As voter, you can expect the following steps to be taken:

STEP 1: Teachers, who serve as members of the BEI, will first ask for your name to check if it is part of the list of voters crossed out from the voters’ list.

Voters whose names are part of the crossed-out list include those who have transferred precincts, registered multiple times, died, or have been excluded by a court. In such cases, those part of this list will not be allowed to vote.

Once this is done, individuals who are not on the crossed-out list will have their fingerprints scanned on the VRVM.

STEP 2: To verify your fingerprint, place your thumb or index finger on the machine’s scanner until its red light disappears.

If scanning fails, try again with another finger used to register your biometric data during the Comelec’s voter registration. Fingerprint scanning can be done up to a maximum of 4 times.

If on the fourth try scanning still fails, the poll clerk will proceed with manual verification.

STEP 3: Once verified by the VRVM, a verification receipt will be printed.

Poll clerks will give you the receipt, which you will need to present to the chairperson of the BEI.

After presenting your receipt, the chairperson will issue you a ballot, ballot secrecy folder, and marking pen.

Take note, a verification receipt can only be printed once, so don’t lose it. Receipts also cannot be taken outside of polling places.

Once this is done, you’re ready to vote!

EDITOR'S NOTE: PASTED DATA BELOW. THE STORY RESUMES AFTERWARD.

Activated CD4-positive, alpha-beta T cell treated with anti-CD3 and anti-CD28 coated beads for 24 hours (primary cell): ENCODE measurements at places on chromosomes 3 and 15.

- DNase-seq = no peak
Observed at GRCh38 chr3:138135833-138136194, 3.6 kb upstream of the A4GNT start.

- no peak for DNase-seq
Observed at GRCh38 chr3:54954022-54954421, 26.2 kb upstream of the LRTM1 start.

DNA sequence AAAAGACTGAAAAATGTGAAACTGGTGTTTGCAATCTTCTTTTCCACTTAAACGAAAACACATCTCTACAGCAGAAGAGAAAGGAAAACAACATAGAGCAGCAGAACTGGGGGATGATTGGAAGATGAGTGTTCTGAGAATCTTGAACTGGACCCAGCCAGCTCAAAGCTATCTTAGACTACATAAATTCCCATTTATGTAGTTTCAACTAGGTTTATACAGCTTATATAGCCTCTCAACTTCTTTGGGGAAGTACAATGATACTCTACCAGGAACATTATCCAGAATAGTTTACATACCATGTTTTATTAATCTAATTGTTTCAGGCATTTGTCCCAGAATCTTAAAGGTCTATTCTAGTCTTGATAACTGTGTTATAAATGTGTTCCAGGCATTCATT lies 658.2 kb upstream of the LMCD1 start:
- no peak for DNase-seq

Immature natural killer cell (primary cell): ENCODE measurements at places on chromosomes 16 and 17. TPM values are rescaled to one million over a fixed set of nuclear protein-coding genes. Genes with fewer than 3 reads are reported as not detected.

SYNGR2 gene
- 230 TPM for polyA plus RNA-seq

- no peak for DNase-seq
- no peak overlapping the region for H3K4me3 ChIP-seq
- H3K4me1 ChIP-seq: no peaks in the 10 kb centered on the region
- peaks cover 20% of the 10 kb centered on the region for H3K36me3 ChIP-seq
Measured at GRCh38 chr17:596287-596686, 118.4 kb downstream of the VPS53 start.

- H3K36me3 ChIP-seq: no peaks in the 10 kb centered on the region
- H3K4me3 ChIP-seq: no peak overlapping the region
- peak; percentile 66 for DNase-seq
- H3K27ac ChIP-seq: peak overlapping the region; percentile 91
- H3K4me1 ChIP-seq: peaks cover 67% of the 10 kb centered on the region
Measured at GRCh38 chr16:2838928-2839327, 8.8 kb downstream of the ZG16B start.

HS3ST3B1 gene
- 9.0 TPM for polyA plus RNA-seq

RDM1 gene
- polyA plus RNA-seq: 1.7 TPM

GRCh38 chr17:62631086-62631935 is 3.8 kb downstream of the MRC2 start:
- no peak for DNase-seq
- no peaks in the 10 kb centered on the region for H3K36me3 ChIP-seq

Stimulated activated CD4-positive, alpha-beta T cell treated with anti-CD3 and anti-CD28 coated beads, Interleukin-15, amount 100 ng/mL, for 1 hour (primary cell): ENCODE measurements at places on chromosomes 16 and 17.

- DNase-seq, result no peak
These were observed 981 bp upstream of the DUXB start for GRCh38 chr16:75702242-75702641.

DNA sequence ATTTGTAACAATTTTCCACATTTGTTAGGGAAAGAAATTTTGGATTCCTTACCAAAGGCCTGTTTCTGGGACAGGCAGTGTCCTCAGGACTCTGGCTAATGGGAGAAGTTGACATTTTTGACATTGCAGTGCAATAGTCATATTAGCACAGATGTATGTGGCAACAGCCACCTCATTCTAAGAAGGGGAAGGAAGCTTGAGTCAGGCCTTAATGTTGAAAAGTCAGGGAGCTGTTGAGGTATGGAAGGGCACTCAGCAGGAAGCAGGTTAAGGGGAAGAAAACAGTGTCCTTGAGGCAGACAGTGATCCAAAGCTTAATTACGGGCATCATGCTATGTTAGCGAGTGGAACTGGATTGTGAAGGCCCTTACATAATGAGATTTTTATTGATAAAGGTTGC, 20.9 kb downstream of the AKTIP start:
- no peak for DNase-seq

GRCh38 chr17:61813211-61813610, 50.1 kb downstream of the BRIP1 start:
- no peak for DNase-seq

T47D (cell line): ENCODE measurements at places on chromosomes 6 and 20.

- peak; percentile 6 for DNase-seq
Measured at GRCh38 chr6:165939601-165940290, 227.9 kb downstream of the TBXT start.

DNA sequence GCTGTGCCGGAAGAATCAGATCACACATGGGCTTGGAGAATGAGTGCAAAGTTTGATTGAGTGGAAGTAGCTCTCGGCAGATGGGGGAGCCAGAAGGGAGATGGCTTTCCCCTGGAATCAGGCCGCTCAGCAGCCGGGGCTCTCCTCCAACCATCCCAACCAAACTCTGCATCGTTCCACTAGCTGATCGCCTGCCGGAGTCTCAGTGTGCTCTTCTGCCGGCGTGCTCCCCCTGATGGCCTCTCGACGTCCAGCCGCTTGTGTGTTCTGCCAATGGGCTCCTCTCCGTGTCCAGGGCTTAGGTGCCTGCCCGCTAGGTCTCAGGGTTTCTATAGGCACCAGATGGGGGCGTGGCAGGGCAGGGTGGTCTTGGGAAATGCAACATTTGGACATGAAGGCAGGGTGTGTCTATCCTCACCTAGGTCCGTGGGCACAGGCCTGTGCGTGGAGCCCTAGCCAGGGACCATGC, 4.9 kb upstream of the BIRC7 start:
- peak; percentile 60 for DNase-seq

Watch a demo of the steps in the video below: 


Roadblocks ahead?

The Comelec’s use of the VRVMs in May will highlight issues the poll body will need to resolve if it is to deploy the machine nationwide for the 2022 elections. These include testing the quality of the Comelec’s biometrics database.

Marañon, who served as chief of staff of former Comelec chair Sixto Brillantes Jr, pointed out the poll body has been collecting voters’ biometric data for over a decade. In that period, different suppliers with different machines have been used, which, Marañon said, could result in various levels of accuracy.

VOTER REGISTRATION. Voters rush to the Comelec office in Arroceros, Manila on September 28, 2018 to beat the September 29 voter registration deadline. Photo by LeAnne Jazul/Rappler

To address this, the poll body should announce a “Biometric Match Threshold” or a minimum degree of similarity between a voter’s fingerprint and biometric data stored in its system before declaring a “match.”

Marañon said this can prevent unintended controversy similar to the shading threshold, which had become an issue in Bongbong Marcos’ election protest before the Presidential Electoral Tribunal.

Aside from this, failure to verify a voter’s fingerprint will not automatically result in being unable to vote. Comelec rules provide that poll clerks may still search the VRVM’s system for voters’ profiles. If that fails too, a manual search on the voters’ list can be carried out as a last resort.

In this case, will the VRVMs still achieve their purpose of weeding out impostors and illegal voters?

Successful implementation of the VRVMs in the 2019 elections could determine if they will be used for the presidential elections in 2022, and whether or not the Comelec will come closer to stamping out poll fraud. – Rappler.com

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Sofia Tomacruz

Sofia Tomacruz covers defense and foreign affairs. Follow her on Twitter via @sofiatomacruz.